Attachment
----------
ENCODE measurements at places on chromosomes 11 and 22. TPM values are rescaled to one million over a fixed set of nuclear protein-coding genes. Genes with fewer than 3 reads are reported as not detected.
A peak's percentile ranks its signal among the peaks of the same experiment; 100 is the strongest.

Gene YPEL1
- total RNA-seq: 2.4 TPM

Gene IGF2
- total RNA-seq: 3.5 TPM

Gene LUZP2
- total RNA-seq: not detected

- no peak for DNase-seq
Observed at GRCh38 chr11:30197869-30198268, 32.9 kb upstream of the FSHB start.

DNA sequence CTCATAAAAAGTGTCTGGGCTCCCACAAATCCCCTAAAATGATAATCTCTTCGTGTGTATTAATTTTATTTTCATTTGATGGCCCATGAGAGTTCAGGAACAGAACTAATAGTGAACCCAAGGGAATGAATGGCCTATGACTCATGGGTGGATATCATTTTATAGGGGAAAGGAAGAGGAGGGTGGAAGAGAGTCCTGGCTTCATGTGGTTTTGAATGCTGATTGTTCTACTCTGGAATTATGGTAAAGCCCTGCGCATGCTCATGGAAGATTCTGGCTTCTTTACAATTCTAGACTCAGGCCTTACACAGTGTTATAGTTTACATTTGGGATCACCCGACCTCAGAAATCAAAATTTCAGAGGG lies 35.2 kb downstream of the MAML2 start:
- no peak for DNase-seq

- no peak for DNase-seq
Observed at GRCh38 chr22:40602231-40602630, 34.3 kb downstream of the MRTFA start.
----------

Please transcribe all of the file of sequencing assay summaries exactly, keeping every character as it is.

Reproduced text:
ENCODE measurements at places on chromosomes 11 and 22. TPM values are rescaled to one million over a fixed set of nuclear protein-coding genes. Genes with fewer than 3 reads are reported as not detected.
A peak's percentile ranks its signal among the peaks of the same experiment; 100 is the strongest.

Gene YPEL1
- total RNA-seq: 2.4 TPM

Gene IGF2
- total RNA-seq: 3.5 TPM

Gene LUZP2
- total RNA-seq: not detected

- no peak for DNase-seq
Observed at GRCh38 chr11:30197869-30198268, 32.9 kb upstream of the FSHB start.

DNA sequence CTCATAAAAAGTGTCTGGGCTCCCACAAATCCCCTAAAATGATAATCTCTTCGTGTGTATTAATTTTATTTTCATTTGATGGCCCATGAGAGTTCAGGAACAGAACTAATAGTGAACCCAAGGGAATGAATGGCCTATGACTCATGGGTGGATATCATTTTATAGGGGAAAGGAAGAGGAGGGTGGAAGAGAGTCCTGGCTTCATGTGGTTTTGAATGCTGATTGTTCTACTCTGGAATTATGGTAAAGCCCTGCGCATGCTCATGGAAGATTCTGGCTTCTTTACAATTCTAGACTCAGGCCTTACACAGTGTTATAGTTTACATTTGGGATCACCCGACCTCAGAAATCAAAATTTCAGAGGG lies 35.2 kb downstream of the MAML2 start:
- no peak for DNase-seq

- no peak for DNase-seq
Observed at GRCh38 chr22:40602231-40602630, 34.3 kb downstream of the MRTFA start.